Obama Moves Closer to US Presidential Nomination
Barack Obama passed a major milestone to move within reach of the U.S. Democratic presidential nomination on Tuesday, but rival Hillary Clinton refused to surrender.
A split of two nominating contests -- Obama handily won Oregon and Clinton crushed the front-runner in Kentucky -- gave Obama a majority of pledged delegates won during their lengthy state-by-state nominating fight.
Obama hoped the milestone marked the beginning of the end of the grueling battle, and he turned his attention to a general election matchup with Republican John McCain in November.
"We have returned to Iowa with a majority of delegates elected by the American people and you have put us within reach of the Democratic nomination for president of the United States," Obama told a rally in Iowa, site of his breakthrough victory in the first Democratic contest on Jan. 3.
The Illinois senator, 46, returned to the theme of change that propelled him to the front of the Democratic race during the early contests. He described the battle with McCain, 71, as "more of the same versus change. It is the past versus the future."
But Clinton gave no sign she was ready to quit.
"I'm going to keep making our case until we have a nominee -- whoever she may be," Clinton said, promising supporters in Kentucky that she would keep fighting until the Democratic voting ends on June 3.
"We have to select a nominee who is best positioned to win in November and someone who is best prepared to address the enormous challenges in these difficult times," the New York senator and former first lady told supporters in Louisville.
Even after Tuesday's votes are counted, Obama will still be about 70 delegates short of the 2,026 needed to win the nomination at the Democratic convention in August.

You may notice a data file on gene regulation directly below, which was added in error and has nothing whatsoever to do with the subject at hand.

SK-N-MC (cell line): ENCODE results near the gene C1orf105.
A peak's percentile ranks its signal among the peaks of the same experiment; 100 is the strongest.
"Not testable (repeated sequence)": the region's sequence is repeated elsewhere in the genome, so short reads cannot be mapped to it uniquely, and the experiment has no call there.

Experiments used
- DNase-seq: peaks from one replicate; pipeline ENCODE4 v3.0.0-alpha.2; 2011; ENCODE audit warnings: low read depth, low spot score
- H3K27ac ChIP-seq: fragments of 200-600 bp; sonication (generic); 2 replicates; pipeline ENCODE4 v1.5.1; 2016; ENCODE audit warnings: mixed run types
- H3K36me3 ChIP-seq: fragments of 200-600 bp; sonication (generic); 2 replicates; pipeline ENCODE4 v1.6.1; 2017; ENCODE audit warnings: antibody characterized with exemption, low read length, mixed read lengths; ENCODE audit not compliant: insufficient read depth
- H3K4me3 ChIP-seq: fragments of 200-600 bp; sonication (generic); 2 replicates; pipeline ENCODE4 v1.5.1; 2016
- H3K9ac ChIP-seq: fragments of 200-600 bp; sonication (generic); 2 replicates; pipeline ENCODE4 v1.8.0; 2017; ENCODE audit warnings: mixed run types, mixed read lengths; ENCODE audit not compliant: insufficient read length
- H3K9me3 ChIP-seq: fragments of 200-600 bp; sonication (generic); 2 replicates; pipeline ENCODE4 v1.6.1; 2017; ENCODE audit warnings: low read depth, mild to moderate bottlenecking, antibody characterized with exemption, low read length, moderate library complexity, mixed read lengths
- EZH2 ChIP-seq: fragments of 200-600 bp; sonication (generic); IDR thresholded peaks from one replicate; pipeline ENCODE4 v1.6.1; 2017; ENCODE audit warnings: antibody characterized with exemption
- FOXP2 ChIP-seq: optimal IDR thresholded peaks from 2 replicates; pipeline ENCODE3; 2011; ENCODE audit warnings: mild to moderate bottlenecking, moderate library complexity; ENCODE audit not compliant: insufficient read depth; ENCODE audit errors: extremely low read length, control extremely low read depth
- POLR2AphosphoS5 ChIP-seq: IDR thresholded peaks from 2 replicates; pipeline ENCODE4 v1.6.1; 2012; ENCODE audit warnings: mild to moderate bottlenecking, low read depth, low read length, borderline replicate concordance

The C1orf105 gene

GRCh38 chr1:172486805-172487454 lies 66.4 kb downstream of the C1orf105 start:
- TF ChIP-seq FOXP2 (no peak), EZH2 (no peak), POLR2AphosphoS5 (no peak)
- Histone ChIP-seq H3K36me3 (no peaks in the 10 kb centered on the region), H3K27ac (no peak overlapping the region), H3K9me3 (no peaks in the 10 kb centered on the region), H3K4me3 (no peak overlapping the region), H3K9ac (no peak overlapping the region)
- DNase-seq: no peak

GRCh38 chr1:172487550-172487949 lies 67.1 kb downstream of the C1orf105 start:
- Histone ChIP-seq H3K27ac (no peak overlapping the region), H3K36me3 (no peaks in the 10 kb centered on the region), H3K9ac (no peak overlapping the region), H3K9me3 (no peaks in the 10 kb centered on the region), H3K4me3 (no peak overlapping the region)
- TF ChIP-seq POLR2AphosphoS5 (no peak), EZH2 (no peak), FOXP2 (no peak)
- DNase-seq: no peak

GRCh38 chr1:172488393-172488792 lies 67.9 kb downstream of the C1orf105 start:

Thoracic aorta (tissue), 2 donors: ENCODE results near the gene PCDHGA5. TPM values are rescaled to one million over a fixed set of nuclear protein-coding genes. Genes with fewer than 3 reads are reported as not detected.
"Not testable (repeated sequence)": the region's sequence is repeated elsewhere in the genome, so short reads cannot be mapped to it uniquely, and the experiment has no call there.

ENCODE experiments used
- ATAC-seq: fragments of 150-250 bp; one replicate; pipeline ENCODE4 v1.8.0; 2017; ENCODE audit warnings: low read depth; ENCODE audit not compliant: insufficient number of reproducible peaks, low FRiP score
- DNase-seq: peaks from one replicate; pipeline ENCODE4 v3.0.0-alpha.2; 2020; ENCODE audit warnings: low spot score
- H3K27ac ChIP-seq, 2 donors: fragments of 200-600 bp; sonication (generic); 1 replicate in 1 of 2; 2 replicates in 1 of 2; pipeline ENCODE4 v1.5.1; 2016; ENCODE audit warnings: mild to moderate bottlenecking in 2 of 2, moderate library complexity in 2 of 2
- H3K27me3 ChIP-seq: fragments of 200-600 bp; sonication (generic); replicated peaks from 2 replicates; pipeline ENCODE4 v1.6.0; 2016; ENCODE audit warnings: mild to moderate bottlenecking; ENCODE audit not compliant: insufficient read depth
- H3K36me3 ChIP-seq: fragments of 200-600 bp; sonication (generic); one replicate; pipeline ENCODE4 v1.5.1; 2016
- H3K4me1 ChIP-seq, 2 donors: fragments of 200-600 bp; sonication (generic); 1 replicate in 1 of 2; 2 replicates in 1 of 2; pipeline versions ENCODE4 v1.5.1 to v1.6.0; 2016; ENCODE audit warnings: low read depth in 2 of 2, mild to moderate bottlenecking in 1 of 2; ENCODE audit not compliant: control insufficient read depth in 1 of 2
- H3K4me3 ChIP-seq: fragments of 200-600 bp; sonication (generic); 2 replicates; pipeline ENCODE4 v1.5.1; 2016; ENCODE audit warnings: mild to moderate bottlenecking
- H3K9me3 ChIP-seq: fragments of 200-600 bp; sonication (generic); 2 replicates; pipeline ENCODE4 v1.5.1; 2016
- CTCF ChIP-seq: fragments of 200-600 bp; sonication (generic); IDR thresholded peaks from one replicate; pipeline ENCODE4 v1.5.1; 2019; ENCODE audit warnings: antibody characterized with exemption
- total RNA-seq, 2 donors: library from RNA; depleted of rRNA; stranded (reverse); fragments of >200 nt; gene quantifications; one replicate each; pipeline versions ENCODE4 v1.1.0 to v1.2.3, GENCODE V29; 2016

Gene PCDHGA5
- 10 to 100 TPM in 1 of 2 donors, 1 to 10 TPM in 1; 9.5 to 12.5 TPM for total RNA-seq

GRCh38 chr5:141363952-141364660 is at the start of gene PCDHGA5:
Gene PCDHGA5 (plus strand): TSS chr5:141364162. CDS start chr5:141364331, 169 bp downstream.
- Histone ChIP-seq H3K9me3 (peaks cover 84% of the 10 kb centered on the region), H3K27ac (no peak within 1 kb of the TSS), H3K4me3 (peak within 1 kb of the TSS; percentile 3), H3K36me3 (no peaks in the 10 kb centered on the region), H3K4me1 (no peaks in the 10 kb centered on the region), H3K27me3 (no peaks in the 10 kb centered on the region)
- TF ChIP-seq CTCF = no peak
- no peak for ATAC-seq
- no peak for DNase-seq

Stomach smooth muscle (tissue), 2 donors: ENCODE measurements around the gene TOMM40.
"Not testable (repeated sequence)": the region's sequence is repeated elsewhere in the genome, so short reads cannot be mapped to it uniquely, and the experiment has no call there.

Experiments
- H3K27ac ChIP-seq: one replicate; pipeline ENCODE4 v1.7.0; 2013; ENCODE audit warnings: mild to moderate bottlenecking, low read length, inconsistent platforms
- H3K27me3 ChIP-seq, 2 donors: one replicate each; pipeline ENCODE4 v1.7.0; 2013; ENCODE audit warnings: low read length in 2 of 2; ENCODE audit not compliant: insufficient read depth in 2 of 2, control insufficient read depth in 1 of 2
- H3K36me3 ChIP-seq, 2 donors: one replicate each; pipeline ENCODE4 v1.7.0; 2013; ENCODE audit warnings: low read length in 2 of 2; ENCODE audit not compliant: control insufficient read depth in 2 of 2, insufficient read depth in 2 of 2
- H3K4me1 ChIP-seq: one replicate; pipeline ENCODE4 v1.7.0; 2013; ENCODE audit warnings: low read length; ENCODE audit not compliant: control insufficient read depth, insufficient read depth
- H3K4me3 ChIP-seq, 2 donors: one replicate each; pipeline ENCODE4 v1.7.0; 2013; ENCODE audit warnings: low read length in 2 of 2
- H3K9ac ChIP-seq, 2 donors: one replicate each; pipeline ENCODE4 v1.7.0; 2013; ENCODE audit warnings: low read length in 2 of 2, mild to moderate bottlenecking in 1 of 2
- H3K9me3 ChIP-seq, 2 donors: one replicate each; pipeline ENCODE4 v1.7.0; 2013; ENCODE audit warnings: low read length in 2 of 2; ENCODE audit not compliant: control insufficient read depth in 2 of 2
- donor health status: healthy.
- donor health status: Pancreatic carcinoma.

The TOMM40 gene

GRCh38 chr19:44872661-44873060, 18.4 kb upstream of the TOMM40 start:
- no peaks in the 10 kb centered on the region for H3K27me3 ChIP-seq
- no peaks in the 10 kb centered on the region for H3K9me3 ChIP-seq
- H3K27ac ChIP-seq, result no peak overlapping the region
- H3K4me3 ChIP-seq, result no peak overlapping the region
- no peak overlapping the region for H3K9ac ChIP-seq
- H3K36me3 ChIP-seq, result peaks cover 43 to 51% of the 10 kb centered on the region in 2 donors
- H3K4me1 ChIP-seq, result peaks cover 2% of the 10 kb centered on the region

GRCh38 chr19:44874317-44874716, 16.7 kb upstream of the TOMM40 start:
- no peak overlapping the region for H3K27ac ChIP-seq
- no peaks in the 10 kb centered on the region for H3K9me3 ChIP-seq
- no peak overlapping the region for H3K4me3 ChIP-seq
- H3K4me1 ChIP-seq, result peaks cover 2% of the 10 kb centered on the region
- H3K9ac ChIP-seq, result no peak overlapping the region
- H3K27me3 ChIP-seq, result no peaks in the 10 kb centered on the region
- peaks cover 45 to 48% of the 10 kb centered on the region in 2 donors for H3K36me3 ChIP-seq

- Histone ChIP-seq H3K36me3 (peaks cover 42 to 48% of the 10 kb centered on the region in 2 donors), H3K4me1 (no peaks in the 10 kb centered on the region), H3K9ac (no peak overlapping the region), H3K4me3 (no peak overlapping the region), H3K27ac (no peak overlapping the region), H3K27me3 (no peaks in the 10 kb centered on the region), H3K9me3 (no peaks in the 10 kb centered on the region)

But he hopes the pledged-delegate milestone will push more undecided superdelegates -- party officials who can back any candidate -- his way. Obama contends those superdelegates, who have been breaking his way heavily in recent weeks, should support him because he won the most delegates in state voting.
Clinton says they should reconsider because she would be a stronger opponent against McCain, an Arizona senator. Her victories in big states like Pennsylvania and Ohio gave her a broader base of support than Obama, she said.
"Neither Senator Obama or I will have reached that magic number when the voting ends June 3," Clinton said of the number of delegates needed to win the nomination. "So our party will have a tough choice to make."
Obama aides said he could reach the magic number with a wave of superdelegate endorsements in the next two weeks. Three more contests remain -- Puerto Rico on June 1 and Montana and South Dakota on June 3 -- with a combined 86 delegates at stake.
Both candidates head on Wednesday to Florida, a major battleground in November. Clinton is still fighting for the seating of delegates from Michigan and Florida, where she won contests that were not recognized by the national party. Their seating would narrow Obama's lead in the race.
"I'm going on now to campaign in Montana, South Dakota, and Puerto Rico, and I'm going to keep standing up for the voters of Florida and Michigan," she said.
Clinton also hopes her continued drubbings of Obama in states like Kentucky, where she won by 35 points, will give superdelegates pause.
Exit polls showed Obama, who would be the first black U.S. president, had difficulty with white working-class voters in Kentucky as he has in some other states. Clinton won more than 70 percent of white voters, and three-quarters of those who did not finish college.
About 20 percent said race played a factor in their vote -- similar to the percentage last week in West Virginia, where Clinton trounced Obama.
A delegate count by MSNBC gives Obama 1,941 delegates to Clinton's 1,772. He had 1,636 pledged delegates, with 1,627 representing a majority.
Obama's success has been fueled by record fundraising. He reported raising $31.3 million in April, down from the $42.8 million he raised in March, and had $37.3 million in the bank to fund his campaign, his campaign said.
Tuesday was the deadline for filing monthly financial reports with the Federal Election Commission. The Clinton campaign said it raised $22 million in April, up slightly from $20.9 million in March.
The campaign has admitted to being more than $20 million in debt and did not say how much cash it had or still owed.